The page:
Russian Matryoshka doll has a series of smaller dolls fitted one
inside the other. A Matryoshka is, perhaps, an appropriate image
to analyse the problems of autonomy, ethnicity and governance
in India’s Northeast (NE). These problems, often ascribed to simpler
explanations of British colonialism, cultural and geographical
isolation, modernisation, poor governance and the other reasons
we are familiar with, are in reality far more complex. These are
dynamic issues constantly evolving, producing mutants and newer
forms. The remedies that one suggests will have to take these
into account, with the understanding that the remedies themselves
need to change along with the developing dynamic of the situation,
e.g., the nature of the Naga ‘freedom’ movement has mutated from
a nationalist movement to one that also seeks a balance between
a status quo which is required by the organised crime in
which it is involved (extortion, facilitating drug flows, illegal
collusion with the government) and the violence of a revolutionary
movement. Despite its pan-Naga stance, it still remains Indo-centric
and is also internally unsettled by inter-tribal power struggles.
The mutation is not restricted to the Nagas and illustrates the
dialectics of many ‘autonomy movements’ that are long drawn out.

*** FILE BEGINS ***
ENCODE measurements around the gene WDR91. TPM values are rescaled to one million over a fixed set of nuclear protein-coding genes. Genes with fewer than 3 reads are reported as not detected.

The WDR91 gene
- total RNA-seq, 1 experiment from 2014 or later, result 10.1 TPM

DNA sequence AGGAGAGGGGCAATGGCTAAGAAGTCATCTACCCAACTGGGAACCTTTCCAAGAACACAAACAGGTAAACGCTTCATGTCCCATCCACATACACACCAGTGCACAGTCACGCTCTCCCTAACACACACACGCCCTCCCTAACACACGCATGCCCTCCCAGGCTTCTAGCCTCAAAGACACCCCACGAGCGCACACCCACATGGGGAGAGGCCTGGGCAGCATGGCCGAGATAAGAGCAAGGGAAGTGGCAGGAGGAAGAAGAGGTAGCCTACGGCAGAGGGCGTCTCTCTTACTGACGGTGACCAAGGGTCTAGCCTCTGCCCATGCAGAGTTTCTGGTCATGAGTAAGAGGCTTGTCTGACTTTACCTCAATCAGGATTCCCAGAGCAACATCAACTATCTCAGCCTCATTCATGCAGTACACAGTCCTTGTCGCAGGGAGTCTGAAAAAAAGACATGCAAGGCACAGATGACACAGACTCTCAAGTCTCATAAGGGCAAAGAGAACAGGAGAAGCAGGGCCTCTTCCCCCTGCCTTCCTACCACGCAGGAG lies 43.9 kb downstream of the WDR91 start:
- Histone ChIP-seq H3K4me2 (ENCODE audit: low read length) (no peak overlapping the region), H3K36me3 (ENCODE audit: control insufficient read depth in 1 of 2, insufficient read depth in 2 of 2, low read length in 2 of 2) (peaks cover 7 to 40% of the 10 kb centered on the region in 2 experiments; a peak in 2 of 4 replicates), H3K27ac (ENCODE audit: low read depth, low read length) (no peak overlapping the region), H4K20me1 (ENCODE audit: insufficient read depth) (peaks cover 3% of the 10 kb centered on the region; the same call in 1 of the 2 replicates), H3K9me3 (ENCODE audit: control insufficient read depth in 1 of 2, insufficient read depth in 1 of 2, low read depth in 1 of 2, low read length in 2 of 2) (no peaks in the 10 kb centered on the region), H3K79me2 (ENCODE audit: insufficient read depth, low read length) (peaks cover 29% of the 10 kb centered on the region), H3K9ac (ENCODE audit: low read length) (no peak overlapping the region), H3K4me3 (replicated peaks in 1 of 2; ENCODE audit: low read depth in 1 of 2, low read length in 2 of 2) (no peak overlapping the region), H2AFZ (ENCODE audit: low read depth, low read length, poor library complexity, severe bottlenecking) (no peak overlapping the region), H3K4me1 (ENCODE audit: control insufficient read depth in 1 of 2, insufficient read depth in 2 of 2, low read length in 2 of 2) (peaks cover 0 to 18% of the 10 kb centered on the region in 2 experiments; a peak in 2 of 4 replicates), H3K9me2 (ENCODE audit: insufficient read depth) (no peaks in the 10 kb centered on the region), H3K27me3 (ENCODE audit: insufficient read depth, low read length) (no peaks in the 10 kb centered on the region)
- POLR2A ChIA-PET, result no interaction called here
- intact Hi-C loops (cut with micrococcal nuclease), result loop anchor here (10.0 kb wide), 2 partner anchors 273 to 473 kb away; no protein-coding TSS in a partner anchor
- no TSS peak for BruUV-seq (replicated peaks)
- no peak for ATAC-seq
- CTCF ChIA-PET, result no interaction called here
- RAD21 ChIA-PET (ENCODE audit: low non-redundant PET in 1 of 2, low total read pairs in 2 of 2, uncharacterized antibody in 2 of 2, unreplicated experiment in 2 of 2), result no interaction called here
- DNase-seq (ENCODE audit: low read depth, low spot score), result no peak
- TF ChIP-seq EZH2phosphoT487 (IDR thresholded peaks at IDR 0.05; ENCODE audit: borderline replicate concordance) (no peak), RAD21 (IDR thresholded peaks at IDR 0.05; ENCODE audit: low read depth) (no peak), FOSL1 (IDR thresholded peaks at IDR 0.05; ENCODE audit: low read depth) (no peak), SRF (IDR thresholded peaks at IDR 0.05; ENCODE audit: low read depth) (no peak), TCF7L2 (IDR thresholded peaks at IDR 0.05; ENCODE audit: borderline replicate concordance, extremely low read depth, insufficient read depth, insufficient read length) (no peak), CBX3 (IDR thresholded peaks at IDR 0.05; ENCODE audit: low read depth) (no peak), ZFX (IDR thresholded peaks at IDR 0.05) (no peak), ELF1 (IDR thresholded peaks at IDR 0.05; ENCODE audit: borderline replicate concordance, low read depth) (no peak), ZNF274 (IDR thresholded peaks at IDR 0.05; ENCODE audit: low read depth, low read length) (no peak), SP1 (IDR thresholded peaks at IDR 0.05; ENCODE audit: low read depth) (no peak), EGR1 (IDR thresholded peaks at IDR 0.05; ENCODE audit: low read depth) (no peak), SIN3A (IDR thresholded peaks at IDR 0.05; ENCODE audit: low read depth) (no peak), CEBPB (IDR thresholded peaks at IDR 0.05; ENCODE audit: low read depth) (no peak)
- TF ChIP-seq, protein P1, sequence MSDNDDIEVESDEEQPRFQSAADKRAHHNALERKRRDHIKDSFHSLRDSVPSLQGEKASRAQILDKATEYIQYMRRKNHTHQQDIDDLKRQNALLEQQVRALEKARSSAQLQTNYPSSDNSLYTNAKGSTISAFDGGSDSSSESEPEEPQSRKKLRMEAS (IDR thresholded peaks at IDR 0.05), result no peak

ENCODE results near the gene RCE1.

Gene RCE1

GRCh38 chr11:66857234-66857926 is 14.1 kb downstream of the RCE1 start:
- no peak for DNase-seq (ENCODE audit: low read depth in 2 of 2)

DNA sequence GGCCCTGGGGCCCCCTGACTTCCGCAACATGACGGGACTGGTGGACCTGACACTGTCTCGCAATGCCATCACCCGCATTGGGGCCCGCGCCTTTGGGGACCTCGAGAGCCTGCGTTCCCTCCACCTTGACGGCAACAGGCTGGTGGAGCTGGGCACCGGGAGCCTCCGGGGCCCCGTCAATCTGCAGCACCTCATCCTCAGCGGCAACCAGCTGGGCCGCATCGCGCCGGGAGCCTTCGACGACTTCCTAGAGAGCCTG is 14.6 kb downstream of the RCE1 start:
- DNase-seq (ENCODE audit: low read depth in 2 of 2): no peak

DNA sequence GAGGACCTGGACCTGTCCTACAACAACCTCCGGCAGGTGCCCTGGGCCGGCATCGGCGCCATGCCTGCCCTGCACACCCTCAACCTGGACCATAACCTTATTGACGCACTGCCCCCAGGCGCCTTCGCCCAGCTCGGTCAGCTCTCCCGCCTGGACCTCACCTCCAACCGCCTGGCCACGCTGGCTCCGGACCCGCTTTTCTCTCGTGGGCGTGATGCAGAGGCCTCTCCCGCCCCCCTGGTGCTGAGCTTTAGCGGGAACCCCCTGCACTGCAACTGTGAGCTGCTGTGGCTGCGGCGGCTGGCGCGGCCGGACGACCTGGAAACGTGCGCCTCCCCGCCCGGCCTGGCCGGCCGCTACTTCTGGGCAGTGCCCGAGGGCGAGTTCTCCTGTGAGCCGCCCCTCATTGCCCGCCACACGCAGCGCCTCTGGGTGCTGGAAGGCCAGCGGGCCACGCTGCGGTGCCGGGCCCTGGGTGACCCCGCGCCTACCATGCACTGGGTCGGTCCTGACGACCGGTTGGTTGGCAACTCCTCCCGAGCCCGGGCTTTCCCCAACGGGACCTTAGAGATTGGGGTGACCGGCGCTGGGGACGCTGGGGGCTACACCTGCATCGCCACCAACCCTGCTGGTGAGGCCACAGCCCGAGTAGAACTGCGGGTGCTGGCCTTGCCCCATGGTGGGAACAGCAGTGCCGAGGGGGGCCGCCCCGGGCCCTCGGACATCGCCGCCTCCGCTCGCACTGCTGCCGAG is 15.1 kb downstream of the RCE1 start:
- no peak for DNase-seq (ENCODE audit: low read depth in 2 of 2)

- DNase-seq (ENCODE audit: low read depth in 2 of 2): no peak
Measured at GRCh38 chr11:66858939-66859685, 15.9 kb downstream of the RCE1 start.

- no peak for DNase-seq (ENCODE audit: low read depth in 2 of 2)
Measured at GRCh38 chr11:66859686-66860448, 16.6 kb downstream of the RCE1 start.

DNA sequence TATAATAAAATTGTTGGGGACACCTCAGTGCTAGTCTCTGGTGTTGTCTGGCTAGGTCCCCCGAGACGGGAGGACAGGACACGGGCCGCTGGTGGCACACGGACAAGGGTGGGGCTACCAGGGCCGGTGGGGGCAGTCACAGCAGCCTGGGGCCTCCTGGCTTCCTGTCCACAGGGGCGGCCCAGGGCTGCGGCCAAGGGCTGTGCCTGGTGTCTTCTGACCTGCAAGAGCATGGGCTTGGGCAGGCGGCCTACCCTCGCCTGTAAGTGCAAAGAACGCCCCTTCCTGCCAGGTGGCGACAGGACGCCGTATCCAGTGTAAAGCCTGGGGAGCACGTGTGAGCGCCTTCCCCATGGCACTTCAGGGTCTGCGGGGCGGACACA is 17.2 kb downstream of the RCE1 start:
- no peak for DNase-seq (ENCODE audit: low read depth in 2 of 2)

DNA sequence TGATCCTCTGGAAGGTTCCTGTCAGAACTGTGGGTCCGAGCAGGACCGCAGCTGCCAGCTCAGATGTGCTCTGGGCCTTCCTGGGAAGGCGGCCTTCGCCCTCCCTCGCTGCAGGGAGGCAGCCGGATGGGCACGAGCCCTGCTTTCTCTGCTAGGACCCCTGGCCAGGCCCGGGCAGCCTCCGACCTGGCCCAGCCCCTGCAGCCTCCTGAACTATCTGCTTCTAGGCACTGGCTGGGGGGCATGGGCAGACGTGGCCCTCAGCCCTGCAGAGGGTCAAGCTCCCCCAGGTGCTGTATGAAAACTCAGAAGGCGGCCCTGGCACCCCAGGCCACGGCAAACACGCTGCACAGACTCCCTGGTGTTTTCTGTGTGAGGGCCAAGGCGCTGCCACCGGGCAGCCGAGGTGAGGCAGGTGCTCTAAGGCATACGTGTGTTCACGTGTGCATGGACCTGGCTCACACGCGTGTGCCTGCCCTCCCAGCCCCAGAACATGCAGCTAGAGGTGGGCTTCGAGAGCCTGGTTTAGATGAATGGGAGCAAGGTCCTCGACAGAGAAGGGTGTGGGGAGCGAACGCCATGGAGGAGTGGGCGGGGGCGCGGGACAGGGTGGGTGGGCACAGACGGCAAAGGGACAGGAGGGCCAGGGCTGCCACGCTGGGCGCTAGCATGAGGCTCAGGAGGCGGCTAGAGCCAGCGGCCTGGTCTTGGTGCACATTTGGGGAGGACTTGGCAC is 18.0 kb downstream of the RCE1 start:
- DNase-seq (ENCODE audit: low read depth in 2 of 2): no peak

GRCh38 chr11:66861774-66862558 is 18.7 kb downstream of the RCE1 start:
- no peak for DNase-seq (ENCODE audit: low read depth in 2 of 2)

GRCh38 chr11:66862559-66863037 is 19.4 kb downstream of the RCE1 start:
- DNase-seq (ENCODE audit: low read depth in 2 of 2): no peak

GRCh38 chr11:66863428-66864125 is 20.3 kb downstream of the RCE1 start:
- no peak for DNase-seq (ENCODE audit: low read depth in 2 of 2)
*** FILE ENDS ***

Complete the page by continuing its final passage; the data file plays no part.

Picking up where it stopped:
At this stage of an extended insurgency, the state’s continued
reliance primarily on use of force becomes an inadequate response.
Other conflict resolution means, such as enhanced intelligence
and targeting of the underground economy, as well as international
cooperation are needed. Effective conflict management is achieved
when a political solution is arrived at prior to this mutation,
as was seen in the case of the 1986 Government of India-Mizo ‘Memorandum
of Settlement,’ as also the Mizoram Government-Hmar ‘Memorandum
of Settlement’ of 1994.1 The latter
settlement is, however, still unstable as the Hmars seek a larger
grouping with their fellow tribesmen in Assam (Cachar) and Manipur.2
Maras: A Case Study
complexity and development of ethnicity and autonomy movements
can be illustrated by the case of the Maras, an ethnic group in
southeast Mizoram. Though the Maras were variously called Lakhers,
Shandus and Mirams by neighbouring ethnic groups,3
the name Lakher stuck. What they called themselves did not seem
to matter to others. Indeed, apart from the Central and the Assam
governments, even as late as in the mid-1950s, the Maras too referred
to themselves as Lakhers4 in their
interactions with the outside world. This aspect of acquired
identity has its contemporary manifestation in the so-called ‘NE
identity’ – a construct born out of political expediency in shaping
the perspectives of both the Centre and the seven Northeastern
In 1924, the entire Mara area became part of the British Empire
and was divided into three different districts, of which two were
in Burma and one in India. Even to this day, the Maras remain
divided between Myanmar and India. A similar situation exists
with the Lais (earlier called Pawi), a northern neighbouring tribe
to the Maras. The demand for autonomy and eventual grant of Statehood
to the Mizos evolved through a series of steps, which were reactive
and lacking a distant perspective or understanding of the special
nature of Mara ethnicity and autonomy.
underlying common dynamic of ethnicity that is situational and